An Employer Brand walks into a pub…

Imagine the following: After a methodical and thorough process, you have decided on a differentiated, emotional, strategically grounded recruitment campaign. And you have freed up an appropriate budget to bring it to your prospective employees through all relevant channels, both on-and off-line.

But then one of these possible candidates meets a buddy in the pub who works in your company. He asks him how he experiences these wonderful corporate values of freedom, quality and innovation*, which he has read about, in his everyday life? If he now faces blank looks or contemptuous snorting, the whole nice investment in your recruitment project was wasted, at least as far as this candidate is concerned.

This little story shows the importance of the internal side of Employer branding. If your employees do not know what you claim for yourself as an employer in terms of values, strengths and offerings, or, even worse, if they cannot relate to it, you are wasting a tremendous opportunity. Because if you manage to convey these aspects credibly to your employees, it has two effects: their identification with your company increases together with their motivation for working for you, and you gain multipliers internally and externally.

Mind you, it is not about glorifying their employment. Good money for good work, this logic is absolutely comprehensible, and most employees have a realistic view of what can be expected of them for salary, benefits and perspectives. However, they very much appreciate being taken seriously with their views and observations.

To discuss with them how vision and corporate values are perceived and how they can be practiced even better in the daily worklife – that’s an excellent starting point for your further development as an attractive employer.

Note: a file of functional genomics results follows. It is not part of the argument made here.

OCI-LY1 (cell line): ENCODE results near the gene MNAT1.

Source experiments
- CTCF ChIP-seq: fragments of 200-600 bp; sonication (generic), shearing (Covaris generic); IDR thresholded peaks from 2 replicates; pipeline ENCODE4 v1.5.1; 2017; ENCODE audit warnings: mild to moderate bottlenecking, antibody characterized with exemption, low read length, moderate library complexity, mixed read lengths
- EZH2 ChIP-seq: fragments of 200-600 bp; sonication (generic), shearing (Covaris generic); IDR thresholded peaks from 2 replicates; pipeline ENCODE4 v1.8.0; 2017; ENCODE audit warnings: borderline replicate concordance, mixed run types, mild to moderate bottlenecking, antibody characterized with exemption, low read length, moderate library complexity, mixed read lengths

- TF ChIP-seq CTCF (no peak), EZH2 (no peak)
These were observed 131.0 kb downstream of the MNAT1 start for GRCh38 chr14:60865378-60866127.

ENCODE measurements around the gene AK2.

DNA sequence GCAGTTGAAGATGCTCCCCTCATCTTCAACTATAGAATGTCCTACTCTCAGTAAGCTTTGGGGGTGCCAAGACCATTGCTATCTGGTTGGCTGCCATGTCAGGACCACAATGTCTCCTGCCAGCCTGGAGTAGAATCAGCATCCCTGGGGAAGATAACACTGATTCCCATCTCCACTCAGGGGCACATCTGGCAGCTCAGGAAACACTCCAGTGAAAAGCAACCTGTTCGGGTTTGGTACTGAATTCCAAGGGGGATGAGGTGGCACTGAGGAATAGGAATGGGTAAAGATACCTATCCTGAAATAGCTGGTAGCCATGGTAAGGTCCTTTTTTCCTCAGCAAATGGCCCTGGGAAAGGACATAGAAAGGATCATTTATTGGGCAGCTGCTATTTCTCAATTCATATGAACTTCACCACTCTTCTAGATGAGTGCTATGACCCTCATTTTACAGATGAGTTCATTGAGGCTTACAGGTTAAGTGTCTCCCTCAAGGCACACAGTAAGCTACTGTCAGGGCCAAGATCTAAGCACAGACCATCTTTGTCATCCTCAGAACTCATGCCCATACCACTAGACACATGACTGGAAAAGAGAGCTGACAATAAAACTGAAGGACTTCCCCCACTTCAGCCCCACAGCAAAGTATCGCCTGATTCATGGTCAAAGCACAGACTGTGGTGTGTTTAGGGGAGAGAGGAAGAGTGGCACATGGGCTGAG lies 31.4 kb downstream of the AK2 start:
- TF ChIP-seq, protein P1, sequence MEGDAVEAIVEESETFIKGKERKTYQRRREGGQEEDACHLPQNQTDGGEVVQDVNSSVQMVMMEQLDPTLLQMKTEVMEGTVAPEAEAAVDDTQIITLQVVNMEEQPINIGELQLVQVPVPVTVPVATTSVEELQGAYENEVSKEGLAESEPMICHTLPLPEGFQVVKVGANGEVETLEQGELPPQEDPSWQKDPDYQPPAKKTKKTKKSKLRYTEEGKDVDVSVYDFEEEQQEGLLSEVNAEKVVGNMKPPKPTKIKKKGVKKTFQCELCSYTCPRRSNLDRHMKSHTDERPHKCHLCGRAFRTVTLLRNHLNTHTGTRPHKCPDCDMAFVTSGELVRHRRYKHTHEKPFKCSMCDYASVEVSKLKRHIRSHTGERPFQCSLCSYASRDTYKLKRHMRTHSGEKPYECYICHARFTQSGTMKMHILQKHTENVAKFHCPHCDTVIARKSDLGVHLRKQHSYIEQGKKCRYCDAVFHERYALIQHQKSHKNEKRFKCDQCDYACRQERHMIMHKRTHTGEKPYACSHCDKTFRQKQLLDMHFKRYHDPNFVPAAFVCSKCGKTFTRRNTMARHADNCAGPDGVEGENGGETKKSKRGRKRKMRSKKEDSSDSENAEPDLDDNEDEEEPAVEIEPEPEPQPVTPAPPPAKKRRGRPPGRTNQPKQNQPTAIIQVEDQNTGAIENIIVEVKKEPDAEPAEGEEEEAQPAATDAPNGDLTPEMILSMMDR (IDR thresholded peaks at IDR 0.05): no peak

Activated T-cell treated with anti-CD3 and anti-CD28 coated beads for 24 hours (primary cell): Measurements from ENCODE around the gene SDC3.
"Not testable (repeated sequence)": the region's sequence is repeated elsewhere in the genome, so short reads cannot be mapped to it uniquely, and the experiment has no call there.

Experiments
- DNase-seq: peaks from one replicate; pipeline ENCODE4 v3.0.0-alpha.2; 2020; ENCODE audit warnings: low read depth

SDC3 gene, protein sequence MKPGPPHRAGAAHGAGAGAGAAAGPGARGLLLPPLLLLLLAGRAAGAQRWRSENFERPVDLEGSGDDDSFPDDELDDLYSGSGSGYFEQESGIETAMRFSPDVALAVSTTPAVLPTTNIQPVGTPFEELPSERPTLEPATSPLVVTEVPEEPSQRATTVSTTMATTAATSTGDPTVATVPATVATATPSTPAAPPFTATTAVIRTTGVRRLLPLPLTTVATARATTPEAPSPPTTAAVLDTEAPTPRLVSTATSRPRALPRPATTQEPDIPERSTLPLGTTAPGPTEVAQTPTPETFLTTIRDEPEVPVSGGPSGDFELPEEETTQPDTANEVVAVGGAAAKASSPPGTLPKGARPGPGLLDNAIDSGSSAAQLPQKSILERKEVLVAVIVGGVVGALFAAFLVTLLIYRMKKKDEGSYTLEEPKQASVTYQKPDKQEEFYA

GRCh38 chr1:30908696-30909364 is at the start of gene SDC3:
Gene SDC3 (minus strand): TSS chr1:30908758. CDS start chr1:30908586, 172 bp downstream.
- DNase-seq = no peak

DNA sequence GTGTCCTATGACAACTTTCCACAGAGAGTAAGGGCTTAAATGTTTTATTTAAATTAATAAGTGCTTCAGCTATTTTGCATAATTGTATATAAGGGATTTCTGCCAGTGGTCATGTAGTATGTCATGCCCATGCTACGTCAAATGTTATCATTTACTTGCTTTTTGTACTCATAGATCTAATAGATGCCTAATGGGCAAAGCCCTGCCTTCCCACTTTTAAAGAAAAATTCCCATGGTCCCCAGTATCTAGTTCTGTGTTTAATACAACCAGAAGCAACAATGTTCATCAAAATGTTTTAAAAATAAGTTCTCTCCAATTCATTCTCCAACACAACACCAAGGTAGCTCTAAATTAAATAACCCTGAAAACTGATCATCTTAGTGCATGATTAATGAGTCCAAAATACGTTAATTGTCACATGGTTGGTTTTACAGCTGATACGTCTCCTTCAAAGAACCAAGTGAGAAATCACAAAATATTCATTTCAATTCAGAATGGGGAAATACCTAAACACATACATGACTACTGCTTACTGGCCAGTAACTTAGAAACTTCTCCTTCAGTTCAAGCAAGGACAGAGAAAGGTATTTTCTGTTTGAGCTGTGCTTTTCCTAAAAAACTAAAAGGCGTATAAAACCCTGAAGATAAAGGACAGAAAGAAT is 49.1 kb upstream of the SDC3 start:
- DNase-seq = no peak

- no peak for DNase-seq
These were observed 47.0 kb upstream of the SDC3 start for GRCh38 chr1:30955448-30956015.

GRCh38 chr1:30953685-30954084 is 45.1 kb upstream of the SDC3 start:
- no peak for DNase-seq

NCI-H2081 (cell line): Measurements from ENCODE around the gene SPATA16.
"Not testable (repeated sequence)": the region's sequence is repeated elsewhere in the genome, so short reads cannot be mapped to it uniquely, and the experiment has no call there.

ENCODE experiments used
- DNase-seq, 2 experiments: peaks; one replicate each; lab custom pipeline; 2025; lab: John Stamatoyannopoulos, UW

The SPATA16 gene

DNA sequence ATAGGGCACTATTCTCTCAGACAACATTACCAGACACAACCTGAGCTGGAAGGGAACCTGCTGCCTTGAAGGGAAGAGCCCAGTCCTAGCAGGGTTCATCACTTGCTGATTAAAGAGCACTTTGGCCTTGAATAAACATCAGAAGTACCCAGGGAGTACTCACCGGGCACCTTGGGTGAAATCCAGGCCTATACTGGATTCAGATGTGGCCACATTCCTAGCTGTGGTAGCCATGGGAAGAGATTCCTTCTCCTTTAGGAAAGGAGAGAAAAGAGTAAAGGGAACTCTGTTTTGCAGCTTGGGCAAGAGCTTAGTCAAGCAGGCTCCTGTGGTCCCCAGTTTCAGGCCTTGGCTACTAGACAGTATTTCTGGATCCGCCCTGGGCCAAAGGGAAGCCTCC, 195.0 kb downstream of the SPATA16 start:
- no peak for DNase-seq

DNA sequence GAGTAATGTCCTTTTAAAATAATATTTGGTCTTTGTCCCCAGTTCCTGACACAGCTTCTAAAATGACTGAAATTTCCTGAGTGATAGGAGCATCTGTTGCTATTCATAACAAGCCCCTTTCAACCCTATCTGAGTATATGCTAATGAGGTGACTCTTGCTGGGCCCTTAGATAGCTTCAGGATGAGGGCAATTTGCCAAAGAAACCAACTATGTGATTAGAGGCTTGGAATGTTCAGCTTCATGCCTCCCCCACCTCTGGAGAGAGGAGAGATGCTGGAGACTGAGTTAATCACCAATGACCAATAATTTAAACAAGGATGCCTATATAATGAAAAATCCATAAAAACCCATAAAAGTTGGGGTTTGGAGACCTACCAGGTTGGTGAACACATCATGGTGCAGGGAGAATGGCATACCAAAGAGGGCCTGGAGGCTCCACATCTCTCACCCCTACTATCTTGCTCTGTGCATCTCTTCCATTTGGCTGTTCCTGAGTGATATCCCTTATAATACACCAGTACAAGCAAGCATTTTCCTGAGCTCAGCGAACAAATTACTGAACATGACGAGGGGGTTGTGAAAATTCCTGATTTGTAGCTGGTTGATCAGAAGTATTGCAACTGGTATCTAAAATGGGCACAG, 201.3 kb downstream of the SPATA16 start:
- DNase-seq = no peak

Transferring credibility from human being to brand

However, that is easier said than done. The bigger the company, the bigger the distance between shop floor and C-Level offices. Internal events, Intranet, Fireplace discussions are important elements with a far-reaching effect. But in everyday life, a completely different group can come into play for the long-term success: the brand ambassadors. They can credibly carry the positive aspects of the brand into the wider workforce and act as a sounding board for their colleagues, taking up criticism and impulses and sharing them with the management.

What makes the ideal brand ambassadors? They come from all areas of the company. They are communicative, well connected, think constructively and have no fear to talk about critical topics.

Seven Rules for successful Brand Ambassadors in your company

If you have found these candidates, there are some important rules to consider.

  1. Ensure that their supervisors also understand the task and endorse the commitment.
  2. Provide a reasonable amount of time. This might only be a few hours per month – but this time should be officially set aside for their task.
  3. Introduce them to the whole of the workforce so their role and position is understood by everyone.
  4. Be clear: brand ambassadors do not want to replace the work councils or internal improvement systems.
  5. Give them a good foundation: Why is your employer brand so important? How do both the company and the employees benefit from it?
  6. Initiate their exchange: regular (moderated) meetings to share positive experiences and develop new ideas, formats, and actions.
  7. Show respect and appreciation: these employees make a valuable contribution to your company. This deserves recognition, both materially and intangibly.

 

The following applies to all points: You have to plan with a long-term perspective. Internal Brand Management needs endurance and a vision for years, not months. Only then can you be sure that the informal chat in the pub matches the image you are trying to build through your paid and owned channels.

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